|Nutrition Facts (per serving)|
|Amount per serving|
|% Daily Value*|
|Total Fat 0g||0%|
|Saturated Fat 0g||0%|
|Total Carbohydrate 8g||3%|
|Dietary Fiber 0g||1%|
|Total Sugars 7g|
|Vitamin C 3mg||16%|
|*The % Daily Value (DV) tells you how much a nutrient in a food serving contributes to a daily diet. 2,000 calories a day is used for general nutrition advice.|
Despite its name, sloe gin is not a gin. It is a red liqueur made by soaking sloes, which are blue-black berries that look like a cross between a plum and a blueberry, in gin or vodka. The sloe gin fizz is a popular fruit cooler and a perfect introductory cocktail to the sweet-tart taste of a great sloe gin, which has seen a revival in recent years and is used in a number of retro and classic cocktails.
The sloe, or blackthorn, is plentiful in the hedgerows of England, and British sloe gin is considered the best there is. It's integral to many local sweet and savory preparations. The sloe has a very tart taste and it's not recommended to eat them raw. Instead, they are best enjoyed as an ingredient alongside a sweetener to contrast the tartness. For that reason, they're found most often in jams, preserves, and, of course, sloe gin.
There is no one-size-fits-all recipe for a sloe gin fizz, as you can adjust the sweetener or soda, or even split the liqueur with a London dry gin. It's fun to taste all of the variations to discover which you enjoy most. Easy to mix up, this is a great cocktail for spring and summer days on the patio.
Click Play to See This Sloe Gin Fizz Cocktail Recipe Come Together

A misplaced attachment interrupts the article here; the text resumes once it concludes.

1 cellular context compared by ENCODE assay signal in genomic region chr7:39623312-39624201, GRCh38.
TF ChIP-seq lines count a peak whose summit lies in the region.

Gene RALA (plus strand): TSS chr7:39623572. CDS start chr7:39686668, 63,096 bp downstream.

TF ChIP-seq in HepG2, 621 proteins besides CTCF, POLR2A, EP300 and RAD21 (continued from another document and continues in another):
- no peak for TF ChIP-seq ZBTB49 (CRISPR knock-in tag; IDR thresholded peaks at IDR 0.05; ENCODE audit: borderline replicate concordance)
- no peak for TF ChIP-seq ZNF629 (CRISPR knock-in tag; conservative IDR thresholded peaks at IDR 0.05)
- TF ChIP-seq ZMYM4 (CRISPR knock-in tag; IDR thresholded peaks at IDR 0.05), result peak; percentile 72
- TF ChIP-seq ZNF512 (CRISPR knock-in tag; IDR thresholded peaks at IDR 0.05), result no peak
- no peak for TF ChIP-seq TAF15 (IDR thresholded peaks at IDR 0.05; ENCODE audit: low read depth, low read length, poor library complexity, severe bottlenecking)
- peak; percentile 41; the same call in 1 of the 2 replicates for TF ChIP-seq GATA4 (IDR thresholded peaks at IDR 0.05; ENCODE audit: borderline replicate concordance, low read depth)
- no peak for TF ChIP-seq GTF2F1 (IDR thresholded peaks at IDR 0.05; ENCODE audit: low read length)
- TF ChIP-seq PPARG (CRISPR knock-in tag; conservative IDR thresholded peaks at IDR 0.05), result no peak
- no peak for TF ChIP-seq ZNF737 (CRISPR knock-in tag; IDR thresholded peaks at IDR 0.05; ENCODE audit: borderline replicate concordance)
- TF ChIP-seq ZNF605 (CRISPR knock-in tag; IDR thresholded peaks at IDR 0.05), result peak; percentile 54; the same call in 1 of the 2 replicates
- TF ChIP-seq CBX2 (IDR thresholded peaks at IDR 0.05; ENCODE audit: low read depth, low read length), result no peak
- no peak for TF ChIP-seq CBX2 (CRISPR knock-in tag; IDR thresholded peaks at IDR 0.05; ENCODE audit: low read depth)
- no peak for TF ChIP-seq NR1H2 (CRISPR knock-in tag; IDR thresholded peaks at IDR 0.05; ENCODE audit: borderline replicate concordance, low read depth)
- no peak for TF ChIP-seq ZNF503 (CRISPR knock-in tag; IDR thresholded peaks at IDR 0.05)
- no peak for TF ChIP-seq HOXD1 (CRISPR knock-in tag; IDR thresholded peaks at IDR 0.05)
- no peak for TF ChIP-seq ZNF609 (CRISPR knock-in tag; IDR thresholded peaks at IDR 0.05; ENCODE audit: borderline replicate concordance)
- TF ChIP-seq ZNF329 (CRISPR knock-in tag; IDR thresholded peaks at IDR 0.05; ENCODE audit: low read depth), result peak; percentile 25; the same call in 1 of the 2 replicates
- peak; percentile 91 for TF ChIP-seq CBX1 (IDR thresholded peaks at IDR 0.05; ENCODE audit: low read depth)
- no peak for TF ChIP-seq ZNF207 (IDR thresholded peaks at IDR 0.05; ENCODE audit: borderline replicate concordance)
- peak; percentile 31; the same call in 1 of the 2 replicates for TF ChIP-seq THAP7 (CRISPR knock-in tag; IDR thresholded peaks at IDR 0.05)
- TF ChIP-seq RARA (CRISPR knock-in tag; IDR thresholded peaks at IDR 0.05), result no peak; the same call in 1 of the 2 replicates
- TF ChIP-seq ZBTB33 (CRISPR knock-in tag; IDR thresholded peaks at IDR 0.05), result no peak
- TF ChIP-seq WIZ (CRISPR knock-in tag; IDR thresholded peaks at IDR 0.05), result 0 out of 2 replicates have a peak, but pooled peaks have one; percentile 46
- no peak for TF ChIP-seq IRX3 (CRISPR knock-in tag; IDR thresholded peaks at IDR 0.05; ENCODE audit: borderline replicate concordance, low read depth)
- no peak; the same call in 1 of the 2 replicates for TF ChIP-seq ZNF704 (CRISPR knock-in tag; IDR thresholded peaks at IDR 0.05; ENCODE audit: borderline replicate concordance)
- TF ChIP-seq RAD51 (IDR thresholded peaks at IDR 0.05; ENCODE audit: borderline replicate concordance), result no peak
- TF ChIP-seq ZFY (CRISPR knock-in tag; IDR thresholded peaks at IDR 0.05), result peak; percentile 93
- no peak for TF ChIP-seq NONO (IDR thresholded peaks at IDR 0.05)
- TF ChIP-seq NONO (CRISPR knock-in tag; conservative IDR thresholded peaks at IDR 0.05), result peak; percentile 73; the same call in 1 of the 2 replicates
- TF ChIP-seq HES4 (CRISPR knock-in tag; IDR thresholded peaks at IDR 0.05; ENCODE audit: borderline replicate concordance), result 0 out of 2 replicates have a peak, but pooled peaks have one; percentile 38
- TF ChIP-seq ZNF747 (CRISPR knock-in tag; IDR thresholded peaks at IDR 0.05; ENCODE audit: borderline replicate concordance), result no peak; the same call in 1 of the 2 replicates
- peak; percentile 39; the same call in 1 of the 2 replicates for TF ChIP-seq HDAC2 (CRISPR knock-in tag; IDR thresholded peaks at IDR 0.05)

"Sloe Gin is an underused and nearly forgotten gin-based liqueur that is the most sensual red berry fruit flavor attributed to a cocktail. This recipe is the perfect balance of sweet, tart, and spirit, and the perfect starting point to investigate Sloe Gin and let it become a new staple in your drink making." —Sean Johnson
Gather the ingredients.
Pour the sloe gin, lemon juice, and simple syrup into a cocktail shaker filled with ice.
Top with soda.
Serve and enjoy.
How to Choose My Sloe Gin?
A renewed worldwide interest in sloe gin has made a significant difference in the quality of commercially produced sloe gins. Plymouth Gin revived a traditional recipe using real sloes; this brand is one of the best and most readily available sloe gins to be found today.
More distillers have caught on to the trend and brands like Hayman's, Bramley & Gage, Gordon's, and Sipsmith have very impressive sloe gins as well. You might want to steer clear of cheaper brands of sloe gin as many don't use natural ingredients.
As you experiment with different sloe gins, you also might find that some of these work better than others. You will find that some sloe gins note "creamy topped" on the label. When shaken, there will be a creamy head on top of these sloe gins. The effect is similar to the foam of an egg cocktail and that's why the sloe gin fizz doesn't necessarily require the egg found in the popular gin fizz.
Here are some excellent variations recommended by our experts:
- Pour 1 ounce each of gin and sloe gin. This mix is best when you have a syrupy-sweet sloe gin.
- Adjust the simple syrup amount to fit your taste and the sloe gin you're using.
- Use a sour mix instead of lemon juice and simple syrup.
- Split the soda, filling halfway with plain soda and the rest with lemon-lime soda.
- Skip the sweetener altogether, replacing it with maple syrup, or use 1 teaspoon superfine sugar rather than simple syrup.
- Add an egg white for a foamy top. When doing so, dry shake the ingredients without ice, then fill the shaker with ice and shake for a full 30 seconds before straining.
How Strong Is the Sloe Gin Fizz?
Even with all of the variables, the sloe gin fizz is a rather casual cocktail, which is why it was once a favorite morning drink. The strength will vary depending on how much soda you pour and if you include gin, though it's almost always in the 10 percent ABV (20 proof) range.